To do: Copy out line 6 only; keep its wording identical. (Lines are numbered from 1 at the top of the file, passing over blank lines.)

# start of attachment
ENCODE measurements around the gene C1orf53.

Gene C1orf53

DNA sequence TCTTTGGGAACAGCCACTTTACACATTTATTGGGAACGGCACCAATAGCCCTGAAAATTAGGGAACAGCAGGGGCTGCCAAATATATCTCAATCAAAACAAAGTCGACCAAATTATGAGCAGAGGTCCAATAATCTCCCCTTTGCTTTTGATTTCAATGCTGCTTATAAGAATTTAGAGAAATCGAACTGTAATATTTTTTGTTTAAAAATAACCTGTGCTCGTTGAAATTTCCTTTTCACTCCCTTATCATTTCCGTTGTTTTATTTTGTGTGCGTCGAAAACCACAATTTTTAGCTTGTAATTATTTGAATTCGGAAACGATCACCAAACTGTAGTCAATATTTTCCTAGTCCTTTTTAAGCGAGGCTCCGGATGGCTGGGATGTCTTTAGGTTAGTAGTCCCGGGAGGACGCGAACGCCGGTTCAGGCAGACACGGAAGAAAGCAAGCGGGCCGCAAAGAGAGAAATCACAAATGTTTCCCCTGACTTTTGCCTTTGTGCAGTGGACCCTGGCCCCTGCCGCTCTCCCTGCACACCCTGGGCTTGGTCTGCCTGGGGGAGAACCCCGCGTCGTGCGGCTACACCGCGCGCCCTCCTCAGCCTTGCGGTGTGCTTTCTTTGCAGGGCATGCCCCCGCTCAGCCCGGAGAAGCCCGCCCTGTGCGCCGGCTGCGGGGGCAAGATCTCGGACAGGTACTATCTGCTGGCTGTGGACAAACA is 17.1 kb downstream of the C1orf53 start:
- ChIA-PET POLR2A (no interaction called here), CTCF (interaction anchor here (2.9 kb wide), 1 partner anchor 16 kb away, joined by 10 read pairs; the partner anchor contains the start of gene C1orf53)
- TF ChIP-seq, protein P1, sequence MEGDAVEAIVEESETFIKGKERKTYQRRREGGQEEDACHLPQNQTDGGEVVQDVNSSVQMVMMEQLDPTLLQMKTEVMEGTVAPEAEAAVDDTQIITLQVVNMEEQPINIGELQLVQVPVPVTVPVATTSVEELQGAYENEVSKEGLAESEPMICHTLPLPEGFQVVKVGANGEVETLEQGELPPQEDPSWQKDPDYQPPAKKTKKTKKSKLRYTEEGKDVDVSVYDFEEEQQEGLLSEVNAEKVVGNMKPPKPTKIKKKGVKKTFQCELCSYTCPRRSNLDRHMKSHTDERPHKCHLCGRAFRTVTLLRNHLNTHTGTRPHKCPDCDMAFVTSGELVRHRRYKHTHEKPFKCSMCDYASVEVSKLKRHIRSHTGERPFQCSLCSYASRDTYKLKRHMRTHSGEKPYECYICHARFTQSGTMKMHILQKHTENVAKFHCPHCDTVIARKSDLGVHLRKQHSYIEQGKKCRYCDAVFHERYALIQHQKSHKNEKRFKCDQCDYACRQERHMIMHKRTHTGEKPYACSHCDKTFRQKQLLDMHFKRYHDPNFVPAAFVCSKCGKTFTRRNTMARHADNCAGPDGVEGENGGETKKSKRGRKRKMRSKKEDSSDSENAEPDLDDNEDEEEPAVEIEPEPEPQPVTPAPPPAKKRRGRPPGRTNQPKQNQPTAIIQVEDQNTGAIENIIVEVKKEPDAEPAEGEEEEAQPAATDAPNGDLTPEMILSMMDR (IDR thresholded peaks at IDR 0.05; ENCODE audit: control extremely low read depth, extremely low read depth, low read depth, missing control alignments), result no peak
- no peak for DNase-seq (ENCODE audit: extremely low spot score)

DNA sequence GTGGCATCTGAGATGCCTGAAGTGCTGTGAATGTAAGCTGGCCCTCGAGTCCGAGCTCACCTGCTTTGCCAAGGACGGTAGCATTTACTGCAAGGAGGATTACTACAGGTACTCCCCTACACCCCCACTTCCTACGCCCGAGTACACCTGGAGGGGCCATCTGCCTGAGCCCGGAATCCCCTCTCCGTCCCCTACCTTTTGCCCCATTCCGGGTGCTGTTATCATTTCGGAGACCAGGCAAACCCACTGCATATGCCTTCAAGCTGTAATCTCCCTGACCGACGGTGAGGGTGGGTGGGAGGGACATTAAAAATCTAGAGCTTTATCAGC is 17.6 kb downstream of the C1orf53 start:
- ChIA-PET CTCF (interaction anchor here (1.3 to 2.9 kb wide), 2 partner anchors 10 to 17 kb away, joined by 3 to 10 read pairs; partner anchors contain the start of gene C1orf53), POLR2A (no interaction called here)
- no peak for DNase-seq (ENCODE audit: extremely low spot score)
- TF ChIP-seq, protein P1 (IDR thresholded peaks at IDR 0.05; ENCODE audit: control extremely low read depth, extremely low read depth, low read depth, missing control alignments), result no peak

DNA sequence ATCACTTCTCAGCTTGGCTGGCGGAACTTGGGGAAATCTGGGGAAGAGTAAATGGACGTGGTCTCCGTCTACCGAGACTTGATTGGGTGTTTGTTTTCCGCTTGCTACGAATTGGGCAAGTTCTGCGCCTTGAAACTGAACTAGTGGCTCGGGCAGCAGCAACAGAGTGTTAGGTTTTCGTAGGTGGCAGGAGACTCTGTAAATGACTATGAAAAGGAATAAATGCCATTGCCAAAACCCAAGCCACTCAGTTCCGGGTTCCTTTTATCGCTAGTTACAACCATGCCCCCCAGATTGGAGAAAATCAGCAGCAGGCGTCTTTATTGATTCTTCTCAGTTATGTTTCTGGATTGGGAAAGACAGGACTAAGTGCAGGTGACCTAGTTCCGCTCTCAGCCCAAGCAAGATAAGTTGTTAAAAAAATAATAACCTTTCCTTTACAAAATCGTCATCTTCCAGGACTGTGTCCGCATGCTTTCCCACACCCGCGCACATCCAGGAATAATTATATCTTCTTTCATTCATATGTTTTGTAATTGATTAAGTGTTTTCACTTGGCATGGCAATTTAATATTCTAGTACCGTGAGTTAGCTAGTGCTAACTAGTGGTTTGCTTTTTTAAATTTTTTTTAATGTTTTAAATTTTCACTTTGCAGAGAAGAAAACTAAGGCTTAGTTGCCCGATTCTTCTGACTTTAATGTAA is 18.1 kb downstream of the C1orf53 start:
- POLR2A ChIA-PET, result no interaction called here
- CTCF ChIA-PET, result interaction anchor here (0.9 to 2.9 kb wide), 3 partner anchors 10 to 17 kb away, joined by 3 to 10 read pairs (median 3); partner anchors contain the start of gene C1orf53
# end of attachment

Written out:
- no peak for DNase-seq (ENCODE audit: extremely low spot score)